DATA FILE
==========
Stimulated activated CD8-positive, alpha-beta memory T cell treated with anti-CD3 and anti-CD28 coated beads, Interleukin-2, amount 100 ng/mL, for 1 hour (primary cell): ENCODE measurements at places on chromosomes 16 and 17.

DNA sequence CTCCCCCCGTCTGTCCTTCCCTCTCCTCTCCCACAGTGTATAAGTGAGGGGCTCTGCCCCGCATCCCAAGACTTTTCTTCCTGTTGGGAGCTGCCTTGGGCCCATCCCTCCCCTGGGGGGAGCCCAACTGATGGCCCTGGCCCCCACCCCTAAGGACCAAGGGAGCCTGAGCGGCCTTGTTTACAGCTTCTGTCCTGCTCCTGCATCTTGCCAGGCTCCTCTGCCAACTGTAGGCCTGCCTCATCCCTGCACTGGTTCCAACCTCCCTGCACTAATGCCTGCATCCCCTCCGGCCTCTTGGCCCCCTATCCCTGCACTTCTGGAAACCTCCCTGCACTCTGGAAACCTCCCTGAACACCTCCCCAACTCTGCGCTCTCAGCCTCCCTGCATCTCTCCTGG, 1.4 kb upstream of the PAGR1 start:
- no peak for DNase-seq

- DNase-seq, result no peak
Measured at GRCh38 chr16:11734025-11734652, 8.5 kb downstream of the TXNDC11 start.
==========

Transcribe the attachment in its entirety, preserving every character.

Stimulated activated CD8-positive, alpha-beta memory T cell treated with anti-CD3 and anti-CD28 coated beads, Interleukin-2, amount 100 ng/mL, for 1 hour (primary cell): ENCODE measurements at places on chromosomes 16 and 17.

DNA sequence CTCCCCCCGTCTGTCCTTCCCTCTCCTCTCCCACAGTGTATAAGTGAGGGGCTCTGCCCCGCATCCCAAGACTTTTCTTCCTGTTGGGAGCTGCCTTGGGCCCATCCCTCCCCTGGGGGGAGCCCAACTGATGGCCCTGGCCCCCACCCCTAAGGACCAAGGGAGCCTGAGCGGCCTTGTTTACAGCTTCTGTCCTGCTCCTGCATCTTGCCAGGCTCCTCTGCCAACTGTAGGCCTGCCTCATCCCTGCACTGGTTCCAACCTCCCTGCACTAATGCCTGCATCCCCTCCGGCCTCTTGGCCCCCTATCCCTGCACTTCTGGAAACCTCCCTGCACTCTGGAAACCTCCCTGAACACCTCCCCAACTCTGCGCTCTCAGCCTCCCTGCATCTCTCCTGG, 1.4 kb upstream of the PAGR1 start:
- no peak for DNase-seq

- DNase-seq, result no peak
Measured at GRCh38 chr16:11734025-11734652, 8.5 kb downstream of the TXNDC11 start.